Author and biblical researcher Josh Peck joined Richard Syrett (Twitter) to discuss the history and importance of the Dead Sea Scrolls. Peck provided background on the Essenes, a religious sect formed during the period between the Old and New Testaments. The Essenes, who were still around during the time of Christ, believed the Pharisees and Sadducees had become corrupt, and only they held the original Jewish tradition, Peck explained. The Essenes formed a settlement away from Jerusalem in the remote area of Qumran, and wrote and kept what are now known as the Dead Sea Scrolls, he noted.
The Dead Sea Scrolls include fragments of every book in the Old Testament except Esther, as well as extra-biblical texts such as the Book of Enoch, and history about the intertestamental period. "These scrolls talk about the 400 silent years between the Old and New Testaments," Peck said. No one knows what happened to the Essenes or why they left behind the Dead Sea Scrolls. According to Peck, one theory suggests the Essenes recognized Jesus as messiah, likely became Christians, and left as part of the great commission to spread the gospel message to other nations. They may have left copies behind so there was always a record of the Temple library, he added.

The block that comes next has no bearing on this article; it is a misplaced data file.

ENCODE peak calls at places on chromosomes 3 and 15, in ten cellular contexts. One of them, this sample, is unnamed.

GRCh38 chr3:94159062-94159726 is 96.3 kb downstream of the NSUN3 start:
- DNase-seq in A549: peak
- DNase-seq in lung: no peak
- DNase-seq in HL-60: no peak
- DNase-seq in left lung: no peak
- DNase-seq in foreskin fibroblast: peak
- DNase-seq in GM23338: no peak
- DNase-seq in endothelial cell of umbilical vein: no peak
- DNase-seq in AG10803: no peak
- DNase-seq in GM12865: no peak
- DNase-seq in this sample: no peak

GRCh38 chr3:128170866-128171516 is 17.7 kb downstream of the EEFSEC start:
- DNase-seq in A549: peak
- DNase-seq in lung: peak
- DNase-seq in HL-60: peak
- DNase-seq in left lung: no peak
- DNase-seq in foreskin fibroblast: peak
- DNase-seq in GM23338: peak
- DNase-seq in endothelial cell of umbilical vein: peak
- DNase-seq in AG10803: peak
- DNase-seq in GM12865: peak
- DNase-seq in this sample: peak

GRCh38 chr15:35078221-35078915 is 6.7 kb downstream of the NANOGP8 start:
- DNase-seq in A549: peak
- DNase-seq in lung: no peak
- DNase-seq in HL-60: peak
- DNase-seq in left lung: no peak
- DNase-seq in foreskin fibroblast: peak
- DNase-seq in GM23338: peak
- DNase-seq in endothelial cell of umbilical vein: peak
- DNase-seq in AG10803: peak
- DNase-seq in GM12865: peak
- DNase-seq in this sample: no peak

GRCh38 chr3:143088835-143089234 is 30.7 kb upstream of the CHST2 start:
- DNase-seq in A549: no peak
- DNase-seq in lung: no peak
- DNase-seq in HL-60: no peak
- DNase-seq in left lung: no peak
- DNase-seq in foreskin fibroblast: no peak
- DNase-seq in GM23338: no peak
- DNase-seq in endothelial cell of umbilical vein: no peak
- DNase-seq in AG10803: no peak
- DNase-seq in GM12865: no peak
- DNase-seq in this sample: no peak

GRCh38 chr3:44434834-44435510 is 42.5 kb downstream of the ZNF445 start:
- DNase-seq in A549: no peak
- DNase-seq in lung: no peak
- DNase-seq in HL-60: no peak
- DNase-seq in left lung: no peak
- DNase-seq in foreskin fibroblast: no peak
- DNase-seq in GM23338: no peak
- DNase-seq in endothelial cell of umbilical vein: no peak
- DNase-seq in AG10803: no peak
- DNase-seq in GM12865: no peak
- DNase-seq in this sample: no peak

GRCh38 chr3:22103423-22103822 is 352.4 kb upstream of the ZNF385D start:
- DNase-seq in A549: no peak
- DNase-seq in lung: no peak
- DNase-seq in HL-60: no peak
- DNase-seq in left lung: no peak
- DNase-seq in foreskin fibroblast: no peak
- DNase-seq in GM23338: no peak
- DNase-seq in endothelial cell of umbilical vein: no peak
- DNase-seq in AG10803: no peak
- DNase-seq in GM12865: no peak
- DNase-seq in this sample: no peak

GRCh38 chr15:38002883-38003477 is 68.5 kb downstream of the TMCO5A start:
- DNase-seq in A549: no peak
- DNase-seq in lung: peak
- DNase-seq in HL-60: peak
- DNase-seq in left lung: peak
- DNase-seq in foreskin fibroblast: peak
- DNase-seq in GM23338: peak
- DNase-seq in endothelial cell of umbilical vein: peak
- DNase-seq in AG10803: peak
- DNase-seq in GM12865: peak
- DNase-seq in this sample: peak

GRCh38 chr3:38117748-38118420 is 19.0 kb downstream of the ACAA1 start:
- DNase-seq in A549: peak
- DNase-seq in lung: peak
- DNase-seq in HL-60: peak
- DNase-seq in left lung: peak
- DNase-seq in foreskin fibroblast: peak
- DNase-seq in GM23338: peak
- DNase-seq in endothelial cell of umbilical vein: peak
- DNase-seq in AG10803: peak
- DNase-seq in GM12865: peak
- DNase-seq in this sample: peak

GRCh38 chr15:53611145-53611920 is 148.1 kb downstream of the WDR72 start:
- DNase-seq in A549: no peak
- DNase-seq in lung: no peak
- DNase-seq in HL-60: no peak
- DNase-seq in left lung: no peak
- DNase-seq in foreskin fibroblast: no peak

Peck commented on a text called The War of the Sons of Light Against the Sons of Darkness, also known as the War Scroll, describing it as a fascinating document which records supernatural entities involved in warfare. Peck admitted he is unsure if the war mentioned in the scroll is historical or prophetic. He also talked about John the Baptist, his possible connection to the Essenes, and his fulfillment of the prophecy about the person to "make straight the way of the Lord." Peck pointed out John was baptizing because the Essenes had ritual bathing as part of their initiation into the sect. "That's where John the Baptist likely got it... and that transferred over into Jesus' ministry," he said.
The remainder of the program featured Open Lines.